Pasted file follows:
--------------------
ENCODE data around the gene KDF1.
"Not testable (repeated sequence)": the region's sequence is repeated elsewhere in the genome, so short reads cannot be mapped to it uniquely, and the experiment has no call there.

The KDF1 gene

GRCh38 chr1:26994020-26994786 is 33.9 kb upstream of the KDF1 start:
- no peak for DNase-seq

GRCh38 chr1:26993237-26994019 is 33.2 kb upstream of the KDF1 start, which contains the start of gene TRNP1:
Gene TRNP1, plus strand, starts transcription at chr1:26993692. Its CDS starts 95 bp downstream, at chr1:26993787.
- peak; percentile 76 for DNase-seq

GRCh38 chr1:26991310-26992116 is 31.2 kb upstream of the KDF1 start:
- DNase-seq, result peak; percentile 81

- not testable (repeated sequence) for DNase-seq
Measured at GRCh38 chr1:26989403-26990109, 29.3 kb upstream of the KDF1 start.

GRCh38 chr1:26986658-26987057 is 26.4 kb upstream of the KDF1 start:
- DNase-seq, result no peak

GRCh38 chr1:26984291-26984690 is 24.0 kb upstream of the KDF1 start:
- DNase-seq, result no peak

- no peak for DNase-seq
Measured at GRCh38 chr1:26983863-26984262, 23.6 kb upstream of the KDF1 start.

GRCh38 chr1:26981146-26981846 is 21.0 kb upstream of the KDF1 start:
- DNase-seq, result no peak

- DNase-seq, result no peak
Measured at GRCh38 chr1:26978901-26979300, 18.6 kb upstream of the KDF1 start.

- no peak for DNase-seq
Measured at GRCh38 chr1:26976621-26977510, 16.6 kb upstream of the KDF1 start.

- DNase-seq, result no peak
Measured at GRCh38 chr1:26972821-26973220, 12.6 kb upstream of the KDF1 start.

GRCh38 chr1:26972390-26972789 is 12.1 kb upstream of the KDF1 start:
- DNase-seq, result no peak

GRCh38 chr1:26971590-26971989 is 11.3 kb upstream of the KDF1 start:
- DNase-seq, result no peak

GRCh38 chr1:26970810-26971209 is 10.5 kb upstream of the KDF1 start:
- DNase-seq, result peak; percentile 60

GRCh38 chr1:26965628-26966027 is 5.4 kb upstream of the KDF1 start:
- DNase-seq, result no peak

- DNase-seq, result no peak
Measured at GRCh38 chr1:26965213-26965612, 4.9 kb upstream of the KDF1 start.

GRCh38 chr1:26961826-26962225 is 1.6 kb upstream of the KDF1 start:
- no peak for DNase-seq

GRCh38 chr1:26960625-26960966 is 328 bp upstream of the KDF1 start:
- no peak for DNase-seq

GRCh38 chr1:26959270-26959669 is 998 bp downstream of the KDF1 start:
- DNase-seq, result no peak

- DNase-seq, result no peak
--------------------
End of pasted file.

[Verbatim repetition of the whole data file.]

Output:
ENCODE data around the gene KDF1.
"Not testable (repeated sequence)": the region's sequence is repeated elsewhere in the genome, so short reads cannot be mapped to it uniquely, and the experiment has no call there.

The KDF1 gene

GRCh38 chr1:26994020-26994786 is 33.9 kb upstream of the KDF1 start:
- no peak for DNase-seq

GRCh38 chr1:26993237-26994019 is 33.2 kb upstream of the KDF1 start, which contains the start of gene TRNP1:
Gene TRNP1, plus strand, starts transcription at chr1:26993692. Its CDS starts 95 bp downstream, at chr1:26993787.
- peak; percentile 76 for DNase-seq

GRCh38 chr1:26991310-26992116 is 31.2 kb upstream of the KDF1 start:
- DNase-seq, result peak; percentile 81

- not testable (repeated sequence) for DNase-seq
Measured at GRCh38 chr1:26989403-26990109, 29.3 kb upstream of the KDF1 start.

GRCh38 chr1:26986658-26987057 is 26.4 kb upstream of the KDF1 start:
- DNase-seq, result no peak

GRCh38 chr1:26984291-26984690 is 24.0 kb upstream of the KDF1 start:
- DNase-seq, result no peak

- no peak for DNase-seq
Measured at GRCh38 chr1:26983863-26984262, 23.6 kb upstream of the KDF1 start.

GRCh38 chr1:26981146-26981846 is 21.0 kb upstream of the KDF1 start:
- DNase-seq, result no peak

- DNase-seq, result no peak
Measured at GRCh38 chr1:26978901-26979300, 18.6 kb upstream of the KDF1 start.

- no peak for DNase-seq
Measured at GRCh38 chr1:26976621-26977510, 16.6 kb upstream of the KDF1 start.

- DNase-seq, result no peak
Measured at GRCh38 chr1:26972821-26973220, 12.6 kb upstream of the KDF1 start.

GRCh38 chr1:26972390-26972789 is 12.1 kb upstream of the KDF1 start:
- DNase-seq, result no peak

GRCh38 chr1:26971590-26971989 is 11.3 kb upstream of the KDF1 start:
- DNase-seq, result no peak

GRCh38 chr1:26970810-26971209 is 10.5 kb upstream of the KDF1 start:
- DNase-seq, result peak; percentile 60

GRCh38 chr1:26965628-26966027 is 5.4 kb upstream of the KDF1 start:
- DNase-seq, result no peak

- DNase-seq, result no peak
Measured at GRCh38 chr1:26965213-26965612, 4.9 kb upstream of the KDF1 start.

GRCh38 chr1:26961826-26962225 is 1.6 kb upstream of the KDF1 start:
- no peak for DNase-seq

GRCh38 chr1:26960625-26960966 is 328 bp upstream of the KDF1 start:
- no peak for DNase-seq

GRCh38 chr1:26959270-26959669 is 998 bp downstream of the KDF1 start:
- DNase-seq, result no peak

- DNase-seq, result no peak